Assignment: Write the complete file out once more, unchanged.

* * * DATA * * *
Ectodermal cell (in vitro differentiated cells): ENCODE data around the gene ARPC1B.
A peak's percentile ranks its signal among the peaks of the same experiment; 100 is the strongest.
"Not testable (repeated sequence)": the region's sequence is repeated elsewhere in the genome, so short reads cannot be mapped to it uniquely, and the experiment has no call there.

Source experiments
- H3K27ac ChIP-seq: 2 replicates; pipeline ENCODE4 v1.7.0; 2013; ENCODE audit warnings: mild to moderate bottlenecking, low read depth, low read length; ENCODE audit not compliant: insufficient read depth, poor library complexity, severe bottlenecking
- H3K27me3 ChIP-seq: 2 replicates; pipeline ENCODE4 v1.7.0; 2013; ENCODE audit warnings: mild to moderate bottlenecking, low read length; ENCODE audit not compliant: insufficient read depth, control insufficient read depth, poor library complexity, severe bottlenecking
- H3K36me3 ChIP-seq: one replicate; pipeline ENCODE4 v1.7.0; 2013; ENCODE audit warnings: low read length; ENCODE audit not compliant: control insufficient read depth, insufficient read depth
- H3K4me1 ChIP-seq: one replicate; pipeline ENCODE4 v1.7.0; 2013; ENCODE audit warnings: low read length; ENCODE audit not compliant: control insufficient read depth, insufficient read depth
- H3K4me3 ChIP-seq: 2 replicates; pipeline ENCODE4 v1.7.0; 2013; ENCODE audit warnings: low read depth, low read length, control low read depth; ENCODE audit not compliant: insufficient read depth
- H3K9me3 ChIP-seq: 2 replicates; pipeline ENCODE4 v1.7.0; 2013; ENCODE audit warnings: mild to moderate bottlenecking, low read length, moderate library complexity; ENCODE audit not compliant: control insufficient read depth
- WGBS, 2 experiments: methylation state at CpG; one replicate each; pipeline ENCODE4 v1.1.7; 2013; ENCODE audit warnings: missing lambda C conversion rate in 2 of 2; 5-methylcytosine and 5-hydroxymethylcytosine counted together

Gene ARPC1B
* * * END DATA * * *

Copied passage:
Ectodermal cell (in vitro differentiated cells): ENCODE data around the gene ARPC1B.
A peak's percentile ranks its signal among the peaks of the same experiment; 100 is the strongest.
"Not testable (repeated sequence)": the region's sequence is repeated elsewhere in the genome, so short reads cannot be mapped to it uniquely, and the experiment has no call there.

Source experiments
- H3K27ac ChIP-seq: 2 replicates; pipeline ENCODE4 v1.7.0; 2013; ENCODE audit warnings: mild to moderate bottlenecking, low read depth, low read length; ENCODE audit not compliant: insufficient read depth, poor library complexity, severe bottlenecking
- H3K27me3 ChIP-seq: 2 replicates; pipeline ENCODE4 v1.7.0; 2013; ENCODE audit warnings: mild to moderate bottlenecking, low read length; ENCODE audit not compliant: insufficient read depth, control insufficient read depth, poor library complexity, severe bottlenecking
- H3K36me3 ChIP-seq: one replicate; pipeline ENCODE4 v1.7.0; 2013; ENCODE audit warnings: low read length; ENCODE audit not compliant: control insufficient read depth, insufficient read depth
- H3K4me1 ChIP-seq: one replicate; pipeline ENCODE4 v1.7.0; 2013; ENCODE audit warnings: low read length; ENCODE audit not compliant: control insufficient read depth, insufficient read depth
- H3K4me3 ChIP-seq: 2 replicates; pipeline ENCODE4 v1.7.0; 2013; ENCODE audit warnings: low read depth, low read length, control low read depth; ENCODE audit not compliant: insufficient read depth
- H3K9me3 ChIP-seq: 2 replicates; pipeline ENCODE4 v1.7.0; 2013; ENCODE audit warnings: mild to moderate bottlenecking, low read length, moderate library complexity; ENCODE audit not compliant: control insufficient read depth
- WGBS, 2 experiments: methylation state at CpG; one replicate each; pipeline ENCODE4 v1.1.7; 2013; ENCODE audit warnings: missing lambda C conversion rate in 2 of 2; 5-methylcytosine and 5-hydroxymethylcytosine counted together

Gene ARPC1B